It does seem to be particularly difficult to keep students studying those fields, known collectively as STEM, said Georgetown University professor Jeff Strohl, who was invited to speak at the legislature's Education Task Force meeting on Wednesday.
"For every 100 STEM-qualified high school students, eight major in STEM," he said.
More change their minds before graduation, and still fewer actually work in one of those professions. Around the country, about 40 percent of those jobs are held by people who don't have a degree in one of those fields, he said.
In Utah, he said, the production of STEM graduates currently lines up fairly well with demand. And while Strohl agreed that employment data can be useful for college students, especially those who are about to graduate, there is a dearth nationally of such guidance what he called a "crisis in college counseling."
Other lawmakers cautioned Wednesday that the state shouldn't go too far in pushing one field of study over another, since labor market demands can change rapidly.
"I'm a skeptic, to some degree, of trying to artificially change people's choices and decisions based on data from the economy as it is right now," said Rep. Carol Spackman Moss, D-Holladay. "Five to 10 years from now, there could be a glut of engineers."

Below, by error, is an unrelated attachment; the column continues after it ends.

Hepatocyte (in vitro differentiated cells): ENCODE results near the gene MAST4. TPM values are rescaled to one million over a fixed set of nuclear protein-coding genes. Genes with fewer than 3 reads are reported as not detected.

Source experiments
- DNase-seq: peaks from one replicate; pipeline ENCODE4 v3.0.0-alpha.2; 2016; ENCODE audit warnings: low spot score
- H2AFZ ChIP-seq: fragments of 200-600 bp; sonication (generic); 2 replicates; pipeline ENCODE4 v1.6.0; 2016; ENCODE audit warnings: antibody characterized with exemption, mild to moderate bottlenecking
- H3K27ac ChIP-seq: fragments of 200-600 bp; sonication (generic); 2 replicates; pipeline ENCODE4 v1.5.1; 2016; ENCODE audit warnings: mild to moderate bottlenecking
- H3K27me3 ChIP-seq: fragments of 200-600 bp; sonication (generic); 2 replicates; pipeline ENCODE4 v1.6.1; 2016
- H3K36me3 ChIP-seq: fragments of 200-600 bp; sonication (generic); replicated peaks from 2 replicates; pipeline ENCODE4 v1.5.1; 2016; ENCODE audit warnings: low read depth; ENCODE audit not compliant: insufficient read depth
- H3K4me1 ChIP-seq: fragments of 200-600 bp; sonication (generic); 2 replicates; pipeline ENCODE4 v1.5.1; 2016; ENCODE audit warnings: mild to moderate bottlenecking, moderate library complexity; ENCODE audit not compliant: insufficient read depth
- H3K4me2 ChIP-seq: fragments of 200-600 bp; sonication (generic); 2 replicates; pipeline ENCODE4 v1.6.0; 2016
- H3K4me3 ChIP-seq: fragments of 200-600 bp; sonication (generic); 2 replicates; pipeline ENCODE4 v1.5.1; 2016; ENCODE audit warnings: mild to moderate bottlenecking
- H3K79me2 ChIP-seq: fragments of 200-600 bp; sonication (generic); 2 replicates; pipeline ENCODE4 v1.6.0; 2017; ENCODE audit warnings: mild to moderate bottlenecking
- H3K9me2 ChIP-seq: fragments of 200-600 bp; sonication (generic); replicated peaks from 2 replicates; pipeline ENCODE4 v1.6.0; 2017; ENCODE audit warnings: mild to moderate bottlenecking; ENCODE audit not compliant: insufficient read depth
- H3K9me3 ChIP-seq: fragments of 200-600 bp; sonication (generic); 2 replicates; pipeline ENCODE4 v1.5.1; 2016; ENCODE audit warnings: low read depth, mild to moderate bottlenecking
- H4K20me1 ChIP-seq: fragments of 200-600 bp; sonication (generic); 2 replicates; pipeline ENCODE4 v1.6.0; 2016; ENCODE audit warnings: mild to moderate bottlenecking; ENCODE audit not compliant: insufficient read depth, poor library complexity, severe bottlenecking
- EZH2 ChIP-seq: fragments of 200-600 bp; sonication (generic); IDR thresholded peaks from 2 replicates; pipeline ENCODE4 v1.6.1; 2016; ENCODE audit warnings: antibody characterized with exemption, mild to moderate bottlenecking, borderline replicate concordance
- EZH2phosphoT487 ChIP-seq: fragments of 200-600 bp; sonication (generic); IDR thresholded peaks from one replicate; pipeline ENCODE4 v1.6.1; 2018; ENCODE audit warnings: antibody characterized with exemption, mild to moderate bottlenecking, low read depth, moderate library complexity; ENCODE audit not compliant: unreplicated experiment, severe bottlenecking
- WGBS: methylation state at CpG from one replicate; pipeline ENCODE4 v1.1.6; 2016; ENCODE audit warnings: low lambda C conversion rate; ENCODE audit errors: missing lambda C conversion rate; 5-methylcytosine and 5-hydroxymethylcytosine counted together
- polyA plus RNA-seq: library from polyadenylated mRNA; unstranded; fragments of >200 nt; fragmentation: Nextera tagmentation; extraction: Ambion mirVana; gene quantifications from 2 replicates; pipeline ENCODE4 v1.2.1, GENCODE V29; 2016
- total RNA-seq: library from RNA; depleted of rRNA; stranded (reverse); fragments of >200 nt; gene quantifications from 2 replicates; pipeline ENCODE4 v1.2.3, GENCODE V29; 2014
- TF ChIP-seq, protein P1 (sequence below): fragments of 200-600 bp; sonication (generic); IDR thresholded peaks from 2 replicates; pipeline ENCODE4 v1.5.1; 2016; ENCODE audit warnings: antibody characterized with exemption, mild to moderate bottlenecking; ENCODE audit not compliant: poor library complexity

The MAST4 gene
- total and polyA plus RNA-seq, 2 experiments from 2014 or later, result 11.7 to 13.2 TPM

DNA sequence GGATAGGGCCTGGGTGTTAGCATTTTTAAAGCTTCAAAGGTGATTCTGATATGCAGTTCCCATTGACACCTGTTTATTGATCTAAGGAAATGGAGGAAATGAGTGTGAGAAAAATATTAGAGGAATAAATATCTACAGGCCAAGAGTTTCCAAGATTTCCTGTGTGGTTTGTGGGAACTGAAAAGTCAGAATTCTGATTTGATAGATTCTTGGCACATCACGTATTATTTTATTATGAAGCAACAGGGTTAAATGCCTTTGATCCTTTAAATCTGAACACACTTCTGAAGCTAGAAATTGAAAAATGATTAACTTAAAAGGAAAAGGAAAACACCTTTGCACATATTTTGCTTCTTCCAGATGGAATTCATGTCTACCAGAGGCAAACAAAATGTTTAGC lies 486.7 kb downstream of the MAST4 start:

People are often hired because they have a degree, she said, not because of their exact field of study. The point of education, said Sen. Gene Davis, D-Salt Lake City, is to teach people "how to learn" rather than "what to learn."
"I think if we over-do policy, we do gum up the works," he said. "Sometimes less is more."
Earlier this year, the Utah Legislature endorsed Gov. Gary Herbert's goal of bringing the portion of Utahns with a postsecondary degree or certificate to 66 percent by the year 2020, a number based on projected job market requirements. Since about 43 percent of the population have such a qualification now, it's an ambitious goal.
And students' majors are far from the only issue facing higher education in Utah. The state has a higher-than-average portion of people who start college but don't earn a degree. "We do know there are a lot of talented young people who don't finish college," Strohl said.
Another troubling indicator for Utah is the slow pace of college enrollment growth for young white people. At 10 percent between 1994 and 2009, it's far less than their 32 percent growth in population during that time a puzzling indicator for which there is not yet a clear explanation.